It is very difficult as a parent to admit or think that your child has a problem with his or her weight. It's true that weight fluctuates in children as they hit growth spurts and when they reach puberty. When is it something to worry about as a parent? There has been a surge of interest regarding this recently in the media and the medical community so all parents need to pay attention to this.
What is Childhood Obesity?
Obesity is defined as having a body mass index (BMI) that is outside of the normal range for age. BMI is based on height and weight and can be calculated at your physician's office. Average BMIs vary throughout childhood, so your child's BMI must be plotted on a chart and given a percentile ranking.
Why do I need to worry about this?
Childhood obesity has increased in the past several years. In 1990, only 10-14% of Nebraska children ages 2 to 18 were classified as obese, and in 2009 that number had risen to 31.5% according to the Trust for American Health. This is a growing problem, literally. Obesity in childhood can lead to high cholesterol, high blood pressure, diabetes, and multiple other health concerns.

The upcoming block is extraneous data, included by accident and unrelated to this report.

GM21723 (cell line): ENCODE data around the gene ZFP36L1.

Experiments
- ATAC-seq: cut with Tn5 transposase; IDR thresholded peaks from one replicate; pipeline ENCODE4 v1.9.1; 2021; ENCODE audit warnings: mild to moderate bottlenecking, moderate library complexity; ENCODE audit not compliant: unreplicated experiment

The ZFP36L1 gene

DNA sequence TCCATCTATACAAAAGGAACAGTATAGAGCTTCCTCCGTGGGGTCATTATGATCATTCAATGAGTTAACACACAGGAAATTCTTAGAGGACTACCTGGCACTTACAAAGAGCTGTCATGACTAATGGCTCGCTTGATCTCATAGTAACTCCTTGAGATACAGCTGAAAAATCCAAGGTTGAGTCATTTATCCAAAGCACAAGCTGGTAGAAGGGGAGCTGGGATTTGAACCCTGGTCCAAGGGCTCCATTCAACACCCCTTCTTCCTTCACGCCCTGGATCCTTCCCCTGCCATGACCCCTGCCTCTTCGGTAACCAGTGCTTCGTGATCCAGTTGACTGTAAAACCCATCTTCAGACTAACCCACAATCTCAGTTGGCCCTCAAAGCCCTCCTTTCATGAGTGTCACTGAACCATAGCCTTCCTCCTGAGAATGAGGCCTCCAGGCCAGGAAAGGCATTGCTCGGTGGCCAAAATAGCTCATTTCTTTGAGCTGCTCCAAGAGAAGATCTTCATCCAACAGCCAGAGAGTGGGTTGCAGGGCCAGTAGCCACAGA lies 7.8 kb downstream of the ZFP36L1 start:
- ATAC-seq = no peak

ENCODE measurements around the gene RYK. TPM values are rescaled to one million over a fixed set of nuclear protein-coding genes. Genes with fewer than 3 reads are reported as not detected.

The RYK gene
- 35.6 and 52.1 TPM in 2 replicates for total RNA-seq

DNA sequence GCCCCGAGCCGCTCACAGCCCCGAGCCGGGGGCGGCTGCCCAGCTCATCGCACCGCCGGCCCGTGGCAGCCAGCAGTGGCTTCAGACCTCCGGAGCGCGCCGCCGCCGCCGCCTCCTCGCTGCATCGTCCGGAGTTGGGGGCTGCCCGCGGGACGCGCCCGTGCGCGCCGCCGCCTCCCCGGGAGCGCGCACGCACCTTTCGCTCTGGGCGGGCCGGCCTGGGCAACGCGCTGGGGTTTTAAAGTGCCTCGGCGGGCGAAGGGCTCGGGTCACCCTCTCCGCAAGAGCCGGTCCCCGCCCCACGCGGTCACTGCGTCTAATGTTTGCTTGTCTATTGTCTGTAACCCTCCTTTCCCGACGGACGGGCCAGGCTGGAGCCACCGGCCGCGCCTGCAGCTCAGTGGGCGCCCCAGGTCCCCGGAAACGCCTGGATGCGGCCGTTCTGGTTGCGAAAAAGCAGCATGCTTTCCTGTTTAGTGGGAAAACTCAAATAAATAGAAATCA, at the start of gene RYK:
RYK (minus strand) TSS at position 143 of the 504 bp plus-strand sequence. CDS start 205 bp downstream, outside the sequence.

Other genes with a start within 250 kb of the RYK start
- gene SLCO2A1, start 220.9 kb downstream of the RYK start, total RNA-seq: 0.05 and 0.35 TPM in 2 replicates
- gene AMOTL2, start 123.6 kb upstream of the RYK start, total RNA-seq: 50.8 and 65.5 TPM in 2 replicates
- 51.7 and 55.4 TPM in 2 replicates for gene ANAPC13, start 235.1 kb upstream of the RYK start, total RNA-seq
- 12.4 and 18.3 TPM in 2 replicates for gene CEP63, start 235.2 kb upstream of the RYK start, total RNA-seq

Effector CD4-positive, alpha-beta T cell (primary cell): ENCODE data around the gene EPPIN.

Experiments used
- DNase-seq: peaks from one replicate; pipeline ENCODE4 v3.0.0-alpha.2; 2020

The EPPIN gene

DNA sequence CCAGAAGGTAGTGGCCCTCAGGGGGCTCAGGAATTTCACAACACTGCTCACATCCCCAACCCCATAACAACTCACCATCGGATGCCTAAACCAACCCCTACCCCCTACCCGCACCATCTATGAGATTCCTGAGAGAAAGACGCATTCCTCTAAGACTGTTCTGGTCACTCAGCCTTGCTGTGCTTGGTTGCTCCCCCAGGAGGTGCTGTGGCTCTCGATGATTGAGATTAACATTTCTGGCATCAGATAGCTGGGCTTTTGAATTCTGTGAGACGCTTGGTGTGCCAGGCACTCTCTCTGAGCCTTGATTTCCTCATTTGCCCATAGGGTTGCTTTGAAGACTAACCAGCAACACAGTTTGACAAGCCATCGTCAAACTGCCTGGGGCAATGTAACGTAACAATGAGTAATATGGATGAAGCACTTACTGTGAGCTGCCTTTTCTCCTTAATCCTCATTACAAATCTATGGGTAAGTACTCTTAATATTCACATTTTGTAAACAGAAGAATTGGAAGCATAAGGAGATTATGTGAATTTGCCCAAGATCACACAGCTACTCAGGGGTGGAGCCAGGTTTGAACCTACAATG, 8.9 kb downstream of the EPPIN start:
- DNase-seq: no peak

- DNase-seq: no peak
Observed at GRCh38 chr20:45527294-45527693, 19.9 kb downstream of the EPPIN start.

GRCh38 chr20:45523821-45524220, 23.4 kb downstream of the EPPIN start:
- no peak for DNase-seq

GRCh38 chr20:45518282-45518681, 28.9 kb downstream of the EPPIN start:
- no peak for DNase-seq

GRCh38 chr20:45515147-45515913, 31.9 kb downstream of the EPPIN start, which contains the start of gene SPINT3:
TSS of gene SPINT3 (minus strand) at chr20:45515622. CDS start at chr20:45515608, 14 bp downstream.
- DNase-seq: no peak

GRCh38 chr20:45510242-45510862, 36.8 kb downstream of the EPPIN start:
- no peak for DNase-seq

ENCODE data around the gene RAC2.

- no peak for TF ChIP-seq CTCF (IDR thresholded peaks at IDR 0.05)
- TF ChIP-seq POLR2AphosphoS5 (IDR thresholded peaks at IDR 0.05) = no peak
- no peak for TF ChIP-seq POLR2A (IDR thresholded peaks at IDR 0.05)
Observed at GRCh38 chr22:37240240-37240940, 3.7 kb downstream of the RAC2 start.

What can I do?
If you are concerned, bring your child in to your physician's office for an evaluation. Examination may include height, weight, and blood pressure screening, among other things. If your child has significant risk factors or there are concerns during the examination, certain laboratory tests may be warranted. Things you can do on your own is to increase physical activity, decrease screen time (TV, video games, computer) and encourage healthy eating habits.
Children of any age should be getting at least 60 minutes of physical activity every day. This can include walking, riding bikes, playing games, and other activities. Physical activity not only helps maintain a healthy weight, it also helps to develop strong bones. Turn off the TV and limit computer and video games to between zero and two hours daily.
Another way to help your kids is to encourage healthy eating habits. They learn from you, so set a good example. Be sure to include a fruit and vegetable with every meal and encourage whole grains instead of processed flour. Avoid sugared beverages such as regular pop, lemonade, and artificial fruit drinks. Instead, encourage two servings of low-fat milk per day and water.
Get out there and get active! Play with your kids and encourage healthy eating habits at a young age. Challenge your family to keep the TV off in the evenings and do activities together. Parents set the best examples so join the fight against childhood obesity today.